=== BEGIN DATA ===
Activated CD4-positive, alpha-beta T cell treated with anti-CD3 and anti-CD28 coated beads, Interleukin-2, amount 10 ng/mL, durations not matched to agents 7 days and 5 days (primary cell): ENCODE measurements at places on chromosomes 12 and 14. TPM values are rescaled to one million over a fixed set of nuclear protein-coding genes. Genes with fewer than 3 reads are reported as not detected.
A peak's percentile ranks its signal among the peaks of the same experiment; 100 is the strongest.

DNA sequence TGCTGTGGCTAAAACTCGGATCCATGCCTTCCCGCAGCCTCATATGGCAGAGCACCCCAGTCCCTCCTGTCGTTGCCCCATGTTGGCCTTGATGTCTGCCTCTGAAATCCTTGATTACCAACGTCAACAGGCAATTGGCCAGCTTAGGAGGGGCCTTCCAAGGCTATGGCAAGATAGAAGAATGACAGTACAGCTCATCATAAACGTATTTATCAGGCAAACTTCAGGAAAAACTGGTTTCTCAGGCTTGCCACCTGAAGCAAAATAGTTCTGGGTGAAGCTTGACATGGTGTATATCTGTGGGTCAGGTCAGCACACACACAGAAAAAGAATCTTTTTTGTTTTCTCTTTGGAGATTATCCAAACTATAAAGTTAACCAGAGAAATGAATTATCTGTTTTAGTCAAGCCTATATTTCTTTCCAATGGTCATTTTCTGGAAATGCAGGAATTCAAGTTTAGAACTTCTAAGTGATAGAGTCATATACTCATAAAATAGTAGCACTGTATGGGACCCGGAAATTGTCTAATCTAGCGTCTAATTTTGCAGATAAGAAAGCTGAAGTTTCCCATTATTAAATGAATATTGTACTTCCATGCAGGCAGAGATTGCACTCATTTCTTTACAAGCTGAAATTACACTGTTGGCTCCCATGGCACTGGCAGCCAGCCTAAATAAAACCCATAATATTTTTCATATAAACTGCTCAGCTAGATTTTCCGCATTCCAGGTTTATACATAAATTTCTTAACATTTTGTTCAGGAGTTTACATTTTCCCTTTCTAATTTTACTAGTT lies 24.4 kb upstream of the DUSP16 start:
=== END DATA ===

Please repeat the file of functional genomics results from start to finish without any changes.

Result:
Activated CD4-positive, alpha-beta T cell treated with anti-CD3 and anti-CD28 coated beads, Interleukin-2, amount 10 ng/mL, durations not matched to agents 7 days and 5 days (primary cell): ENCODE measurements at places on chromosomes 12 and 14. TPM values are rescaled to one million over a fixed set of nuclear protein-coding genes. Genes with fewer than 3 reads are reported as not detected.
A peak's percentile ranks its signal among the peaks of the same experiment; 100 is the strongest.

DNA sequence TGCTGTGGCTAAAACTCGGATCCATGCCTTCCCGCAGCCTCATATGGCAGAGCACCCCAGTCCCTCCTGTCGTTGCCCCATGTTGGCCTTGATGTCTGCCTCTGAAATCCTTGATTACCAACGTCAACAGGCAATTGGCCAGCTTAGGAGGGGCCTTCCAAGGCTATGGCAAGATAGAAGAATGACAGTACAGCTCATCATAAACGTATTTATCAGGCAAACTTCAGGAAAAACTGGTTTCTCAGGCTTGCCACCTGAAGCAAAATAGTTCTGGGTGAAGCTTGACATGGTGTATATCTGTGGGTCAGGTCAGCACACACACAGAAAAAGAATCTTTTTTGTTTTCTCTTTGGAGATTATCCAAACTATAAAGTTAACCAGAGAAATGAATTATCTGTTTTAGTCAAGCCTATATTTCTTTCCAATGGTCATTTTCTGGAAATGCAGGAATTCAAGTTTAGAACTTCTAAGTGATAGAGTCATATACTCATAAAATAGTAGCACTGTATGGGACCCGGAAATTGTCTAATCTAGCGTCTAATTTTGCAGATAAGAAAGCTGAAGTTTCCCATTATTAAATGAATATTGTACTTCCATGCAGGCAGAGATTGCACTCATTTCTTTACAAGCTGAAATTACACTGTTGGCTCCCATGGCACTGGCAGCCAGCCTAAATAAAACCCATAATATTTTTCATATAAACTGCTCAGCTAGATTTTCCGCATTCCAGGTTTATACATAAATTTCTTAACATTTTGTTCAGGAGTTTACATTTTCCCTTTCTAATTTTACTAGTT lies 24.4 kb upstream of the DUSP16 start: